Due to its geographical position in the north of South America, the Magdalena River was since precolumbian times a route towards the interior of present-day Colombia and Ecuador. Several Carib-speaking peoples such as the Panche and the Yariguí ascended through the western bank of the river, while its eastern portion was inhabited by the Muisca civilization, which called the river Yuma.

Likewise, the Spanish conquistadores who arrived to today's Colombia early in the 16th century used the river to push to the wild and mountainous inland after Rodrigo de Bastidas discovered and named the river on April 1, 1501. During the Spanish colonization of the Americas, the river was the only transport link communicating Bogotá with the Caribbean Sea port Cartagena de Indias and thus with Europe.

The Magdalena Campaign of Pierre Labatut and Simón Bolívar took place along the Magdalena River.

In 1825, the Congress of Colombia awarded a concession to establish steam navigation in the Magdalena River to Juan Bernardo Elbers,[21] but his company closed shortly after. By 1845, steamboats regularly travelled on the river[22] until 1961, when the last steamers ceased operation.[21]

In mass media

Much of the film Love in the Time of Cholera takes place in the historic, walled city of Cartagena in Colombia. Some screenshots showed the Magdalena River and the Sierra Nevada de Santa Marta mountain range.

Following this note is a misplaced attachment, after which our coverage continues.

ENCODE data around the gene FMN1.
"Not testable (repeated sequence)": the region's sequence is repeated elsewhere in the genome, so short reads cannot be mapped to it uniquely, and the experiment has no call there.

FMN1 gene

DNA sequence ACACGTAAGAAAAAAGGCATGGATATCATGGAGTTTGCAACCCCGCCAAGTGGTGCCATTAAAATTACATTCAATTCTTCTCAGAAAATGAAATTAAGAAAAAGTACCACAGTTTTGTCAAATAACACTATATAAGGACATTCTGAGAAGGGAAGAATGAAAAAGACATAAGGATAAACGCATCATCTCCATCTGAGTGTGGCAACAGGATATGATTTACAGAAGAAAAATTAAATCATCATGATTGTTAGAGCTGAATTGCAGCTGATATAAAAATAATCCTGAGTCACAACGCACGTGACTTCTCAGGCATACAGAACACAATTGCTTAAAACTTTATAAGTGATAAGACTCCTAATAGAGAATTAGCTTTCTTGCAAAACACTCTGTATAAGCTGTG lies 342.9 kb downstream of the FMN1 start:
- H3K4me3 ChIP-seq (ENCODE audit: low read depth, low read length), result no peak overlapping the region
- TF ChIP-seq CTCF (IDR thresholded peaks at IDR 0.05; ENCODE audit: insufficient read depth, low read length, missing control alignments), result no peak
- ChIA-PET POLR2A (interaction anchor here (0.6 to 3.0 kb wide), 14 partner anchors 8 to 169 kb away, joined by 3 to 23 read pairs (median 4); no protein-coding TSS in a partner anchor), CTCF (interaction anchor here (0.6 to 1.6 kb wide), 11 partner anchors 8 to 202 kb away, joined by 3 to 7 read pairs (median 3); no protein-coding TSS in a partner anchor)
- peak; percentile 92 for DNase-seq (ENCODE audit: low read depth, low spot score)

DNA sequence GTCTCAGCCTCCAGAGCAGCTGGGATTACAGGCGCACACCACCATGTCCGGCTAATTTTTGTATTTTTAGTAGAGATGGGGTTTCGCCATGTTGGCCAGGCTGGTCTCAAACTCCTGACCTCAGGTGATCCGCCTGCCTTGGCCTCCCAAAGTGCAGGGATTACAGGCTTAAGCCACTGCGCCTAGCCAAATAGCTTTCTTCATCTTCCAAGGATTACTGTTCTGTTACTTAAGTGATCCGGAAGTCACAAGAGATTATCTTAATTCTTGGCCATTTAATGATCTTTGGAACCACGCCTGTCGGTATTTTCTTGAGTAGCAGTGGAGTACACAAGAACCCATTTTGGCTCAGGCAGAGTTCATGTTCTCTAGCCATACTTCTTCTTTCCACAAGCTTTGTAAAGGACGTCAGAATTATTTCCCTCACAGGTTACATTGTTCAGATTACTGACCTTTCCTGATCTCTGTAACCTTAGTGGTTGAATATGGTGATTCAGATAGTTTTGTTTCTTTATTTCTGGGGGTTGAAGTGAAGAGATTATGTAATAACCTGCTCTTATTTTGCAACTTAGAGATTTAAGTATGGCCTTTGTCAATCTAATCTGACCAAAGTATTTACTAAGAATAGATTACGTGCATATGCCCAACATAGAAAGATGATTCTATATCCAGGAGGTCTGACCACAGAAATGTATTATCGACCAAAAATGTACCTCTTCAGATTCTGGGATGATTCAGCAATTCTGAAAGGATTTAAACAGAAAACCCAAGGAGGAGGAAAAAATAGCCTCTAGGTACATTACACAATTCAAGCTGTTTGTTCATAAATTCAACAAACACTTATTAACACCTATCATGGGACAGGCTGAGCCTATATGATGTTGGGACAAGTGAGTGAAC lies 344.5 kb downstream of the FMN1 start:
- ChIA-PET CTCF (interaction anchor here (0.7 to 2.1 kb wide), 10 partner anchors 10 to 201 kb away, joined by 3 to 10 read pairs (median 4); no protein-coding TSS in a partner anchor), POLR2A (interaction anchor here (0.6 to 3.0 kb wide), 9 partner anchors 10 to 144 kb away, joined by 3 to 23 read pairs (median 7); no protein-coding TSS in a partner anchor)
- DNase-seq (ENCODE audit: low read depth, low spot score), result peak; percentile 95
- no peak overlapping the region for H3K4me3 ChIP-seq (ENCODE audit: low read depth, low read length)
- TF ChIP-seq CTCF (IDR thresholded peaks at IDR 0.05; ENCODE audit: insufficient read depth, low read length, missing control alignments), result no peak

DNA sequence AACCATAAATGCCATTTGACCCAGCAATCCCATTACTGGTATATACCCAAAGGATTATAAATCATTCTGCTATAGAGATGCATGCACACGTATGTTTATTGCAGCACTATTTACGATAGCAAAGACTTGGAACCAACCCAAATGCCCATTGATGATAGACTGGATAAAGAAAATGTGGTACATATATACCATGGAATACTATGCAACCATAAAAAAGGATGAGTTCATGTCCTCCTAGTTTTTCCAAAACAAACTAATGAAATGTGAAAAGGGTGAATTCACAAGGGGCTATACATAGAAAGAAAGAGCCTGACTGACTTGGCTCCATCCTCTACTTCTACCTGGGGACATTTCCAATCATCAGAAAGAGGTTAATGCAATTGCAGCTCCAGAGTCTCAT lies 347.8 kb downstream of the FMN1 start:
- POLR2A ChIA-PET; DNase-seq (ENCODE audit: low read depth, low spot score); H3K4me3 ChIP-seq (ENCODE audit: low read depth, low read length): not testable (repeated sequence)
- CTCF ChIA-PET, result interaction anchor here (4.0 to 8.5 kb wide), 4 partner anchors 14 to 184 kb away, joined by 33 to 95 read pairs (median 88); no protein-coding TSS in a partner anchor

The General in His Labyrinth, by Gabriel García Márquez, is a fictionalized account of the final voyage of Simón Bolívar down the Magdalena River, where he revisits many cities and villages along the river.

In Magdalena: River of Dreams (Knopf, 2020), Canadian writer, anthropologist, and explorer Wade Davis travels the length of the river by boat, on foot, by car, and on horseback combining descriptions of nature with episodes from Colombian history.[23]


  1. ^ "Sistema de informacion Ambiental de Colombia – SIAC" (in Spanish). Archived from the original on 2012-03-15. Retrieved 2011-07-13.
  2. ^ a b ESTUDIO NACIONAL DEL AGUA 2022 (PDF). 2023. ISBN 978-958-5489-12-7.
  3. ^ a b "Chapter 14" (PDF). The Pacific and Caribbean Rivers of Colombia: Water Discharge, Sediment Transport and Dissolved Loads. Archived from the original (PDF) on 2012-03-25. Retrieved 2011-07-13.
  4. ^ "Sistema Delta Estuarino del Río Magdalena, Ciénaga Grande de Santa Marta". Ramsar Sites Information Service. Retrieved 25 April 2018.
  5. ^ "Polinizaciones: Las Abejas y las Garzas / The Bees and Storks". 7 February 2008. Retrieved 2008-11-06.